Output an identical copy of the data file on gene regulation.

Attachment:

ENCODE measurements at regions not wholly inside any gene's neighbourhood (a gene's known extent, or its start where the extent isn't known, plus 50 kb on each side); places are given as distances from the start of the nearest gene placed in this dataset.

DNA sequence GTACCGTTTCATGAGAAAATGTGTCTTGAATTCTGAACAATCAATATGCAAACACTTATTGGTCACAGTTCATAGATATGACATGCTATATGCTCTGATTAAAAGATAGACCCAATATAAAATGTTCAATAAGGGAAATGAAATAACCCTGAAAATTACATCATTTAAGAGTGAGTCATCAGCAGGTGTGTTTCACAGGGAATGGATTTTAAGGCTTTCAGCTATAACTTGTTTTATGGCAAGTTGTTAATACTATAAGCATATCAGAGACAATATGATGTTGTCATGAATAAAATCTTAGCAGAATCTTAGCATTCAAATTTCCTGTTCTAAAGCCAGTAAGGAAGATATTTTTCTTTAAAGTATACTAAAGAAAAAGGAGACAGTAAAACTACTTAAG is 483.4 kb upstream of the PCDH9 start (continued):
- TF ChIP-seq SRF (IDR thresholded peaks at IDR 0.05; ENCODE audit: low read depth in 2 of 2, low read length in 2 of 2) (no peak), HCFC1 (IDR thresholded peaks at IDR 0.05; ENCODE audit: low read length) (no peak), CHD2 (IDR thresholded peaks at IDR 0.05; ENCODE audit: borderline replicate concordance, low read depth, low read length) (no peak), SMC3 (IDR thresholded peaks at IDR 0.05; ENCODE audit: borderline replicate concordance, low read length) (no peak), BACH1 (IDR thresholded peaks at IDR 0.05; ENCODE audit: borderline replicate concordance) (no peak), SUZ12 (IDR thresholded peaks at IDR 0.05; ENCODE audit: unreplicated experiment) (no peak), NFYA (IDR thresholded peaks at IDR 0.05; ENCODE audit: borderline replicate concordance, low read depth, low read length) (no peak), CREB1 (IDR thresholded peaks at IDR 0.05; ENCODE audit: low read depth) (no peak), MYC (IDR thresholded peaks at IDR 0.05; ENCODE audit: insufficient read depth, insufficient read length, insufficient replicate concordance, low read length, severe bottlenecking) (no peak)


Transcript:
ENCODE measurements at regions not wholly inside any gene's neighbourhood (a gene's known extent, or its start where the extent isn't known, plus 50 kb on each side); places are given as distances from the start of the nearest gene placed in this dataset.

DNA sequence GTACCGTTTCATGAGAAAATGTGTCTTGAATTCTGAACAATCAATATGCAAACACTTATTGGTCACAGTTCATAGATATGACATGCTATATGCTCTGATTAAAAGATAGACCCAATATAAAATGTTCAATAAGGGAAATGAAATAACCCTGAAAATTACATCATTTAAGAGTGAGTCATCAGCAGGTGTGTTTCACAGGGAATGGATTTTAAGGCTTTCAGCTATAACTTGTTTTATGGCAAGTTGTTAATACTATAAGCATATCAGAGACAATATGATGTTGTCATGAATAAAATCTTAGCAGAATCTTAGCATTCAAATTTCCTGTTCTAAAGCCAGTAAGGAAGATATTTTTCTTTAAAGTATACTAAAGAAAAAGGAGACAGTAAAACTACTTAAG is 483.4 kb upstream of the PCDH9 start (continued):
- TF ChIP-seq SRF (IDR thresholded peaks at IDR 0.05; ENCODE audit: low read depth in 2 of 2, low read length in 2 of 2) (no peak), HCFC1 (IDR thresholded peaks at IDR 0.05; ENCODE audit: low read length) (no peak), CHD2 (IDR thresholded peaks at IDR 0.05; ENCODE audit: borderline replicate concordance, low read depth, low read length) (no peak), SMC3 (IDR thresholded peaks at IDR 0.05; ENCODE audit: borderline replicate concordance, low read length) (no peak), BACH1 (IDR thresholded peaks at IDR 0.05; ENCODE audit: borderline replicate concordance) (no peak), SUZ12 (IDR thresholded peaks at IDR 0.05; ENCODE audit: unreplicated experiment) (no peak), NFYA (IDR thresholded peaks at IDR 0.05; ENCODE audit: borderline replicate concordance, low read depth, low read length) (no peak), CREB1 (IDR thresholded peaks at IDR 0.05; ENCODE audit: low read depth) (no peak), MYC (IDR thresholded peaks at IDR 0.05; ENCODE audit: insufficient read depth, insufficient read length, insufficient replicate concordance, low read length, severe bottlenecking) (no peak)